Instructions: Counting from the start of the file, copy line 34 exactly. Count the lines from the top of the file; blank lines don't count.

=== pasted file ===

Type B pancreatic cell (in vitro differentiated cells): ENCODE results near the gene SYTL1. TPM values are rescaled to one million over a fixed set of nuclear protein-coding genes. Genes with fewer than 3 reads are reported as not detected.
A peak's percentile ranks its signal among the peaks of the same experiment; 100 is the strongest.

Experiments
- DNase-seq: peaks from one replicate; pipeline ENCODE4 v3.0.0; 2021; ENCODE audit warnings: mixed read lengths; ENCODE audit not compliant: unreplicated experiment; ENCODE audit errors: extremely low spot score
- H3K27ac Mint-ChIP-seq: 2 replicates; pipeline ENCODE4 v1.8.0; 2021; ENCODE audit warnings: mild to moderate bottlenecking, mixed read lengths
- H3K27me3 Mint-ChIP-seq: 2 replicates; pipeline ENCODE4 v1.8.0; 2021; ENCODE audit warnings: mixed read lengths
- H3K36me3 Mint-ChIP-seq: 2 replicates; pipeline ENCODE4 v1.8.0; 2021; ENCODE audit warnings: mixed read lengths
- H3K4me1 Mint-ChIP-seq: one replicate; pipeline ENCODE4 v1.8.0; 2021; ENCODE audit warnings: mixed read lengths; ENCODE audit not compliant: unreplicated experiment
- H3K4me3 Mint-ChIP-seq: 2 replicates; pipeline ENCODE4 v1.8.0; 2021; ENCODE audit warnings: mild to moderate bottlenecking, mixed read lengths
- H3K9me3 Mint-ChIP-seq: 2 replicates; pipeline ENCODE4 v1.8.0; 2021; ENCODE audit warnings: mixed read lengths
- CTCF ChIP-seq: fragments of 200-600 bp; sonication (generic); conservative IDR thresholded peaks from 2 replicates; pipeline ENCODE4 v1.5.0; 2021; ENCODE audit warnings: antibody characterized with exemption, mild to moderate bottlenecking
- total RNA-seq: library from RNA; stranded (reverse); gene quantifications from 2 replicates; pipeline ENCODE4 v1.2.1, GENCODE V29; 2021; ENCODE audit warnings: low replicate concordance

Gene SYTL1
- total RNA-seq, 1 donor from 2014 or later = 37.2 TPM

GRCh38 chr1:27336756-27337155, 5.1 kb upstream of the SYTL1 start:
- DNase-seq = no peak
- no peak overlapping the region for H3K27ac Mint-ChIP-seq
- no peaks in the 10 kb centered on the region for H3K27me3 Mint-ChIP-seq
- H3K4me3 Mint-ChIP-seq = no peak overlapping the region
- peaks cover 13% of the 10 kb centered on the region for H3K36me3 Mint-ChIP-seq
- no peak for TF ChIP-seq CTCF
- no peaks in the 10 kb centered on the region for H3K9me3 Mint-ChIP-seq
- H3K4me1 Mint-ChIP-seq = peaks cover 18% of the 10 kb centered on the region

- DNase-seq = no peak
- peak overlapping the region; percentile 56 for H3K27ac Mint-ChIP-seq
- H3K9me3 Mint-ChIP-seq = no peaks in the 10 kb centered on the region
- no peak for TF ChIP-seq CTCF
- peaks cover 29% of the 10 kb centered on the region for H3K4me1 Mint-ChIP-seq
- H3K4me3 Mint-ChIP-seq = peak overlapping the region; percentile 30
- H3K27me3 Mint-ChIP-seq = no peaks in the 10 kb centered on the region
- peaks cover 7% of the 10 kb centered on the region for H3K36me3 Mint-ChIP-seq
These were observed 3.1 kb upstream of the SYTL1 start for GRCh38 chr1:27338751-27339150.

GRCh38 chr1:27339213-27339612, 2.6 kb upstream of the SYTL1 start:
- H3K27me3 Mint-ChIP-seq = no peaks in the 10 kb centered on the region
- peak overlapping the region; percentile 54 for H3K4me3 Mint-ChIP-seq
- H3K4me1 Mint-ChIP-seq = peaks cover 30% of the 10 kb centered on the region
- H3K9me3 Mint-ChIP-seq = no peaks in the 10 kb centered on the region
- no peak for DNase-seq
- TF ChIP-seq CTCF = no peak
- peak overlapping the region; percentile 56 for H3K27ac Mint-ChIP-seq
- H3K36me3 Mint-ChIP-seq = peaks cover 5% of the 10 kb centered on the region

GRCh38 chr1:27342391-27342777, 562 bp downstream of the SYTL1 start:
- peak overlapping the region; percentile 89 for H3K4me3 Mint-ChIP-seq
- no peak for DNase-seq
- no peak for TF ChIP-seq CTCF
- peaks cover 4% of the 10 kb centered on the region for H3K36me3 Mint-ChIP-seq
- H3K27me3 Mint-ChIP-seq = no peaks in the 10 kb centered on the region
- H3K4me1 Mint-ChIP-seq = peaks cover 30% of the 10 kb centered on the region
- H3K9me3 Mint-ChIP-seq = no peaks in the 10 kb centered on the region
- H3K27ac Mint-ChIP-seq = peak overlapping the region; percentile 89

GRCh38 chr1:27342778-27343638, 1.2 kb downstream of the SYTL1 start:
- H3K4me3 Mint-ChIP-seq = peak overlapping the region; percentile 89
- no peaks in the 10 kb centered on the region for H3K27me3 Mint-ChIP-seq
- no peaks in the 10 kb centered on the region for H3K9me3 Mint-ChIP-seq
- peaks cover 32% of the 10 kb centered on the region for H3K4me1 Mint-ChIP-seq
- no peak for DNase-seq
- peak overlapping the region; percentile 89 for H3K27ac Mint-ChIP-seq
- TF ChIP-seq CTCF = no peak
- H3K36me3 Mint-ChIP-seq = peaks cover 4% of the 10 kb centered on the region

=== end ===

- H3K27me3 Mint-ChIP-seq = no peaks in the 10 kb centered on the region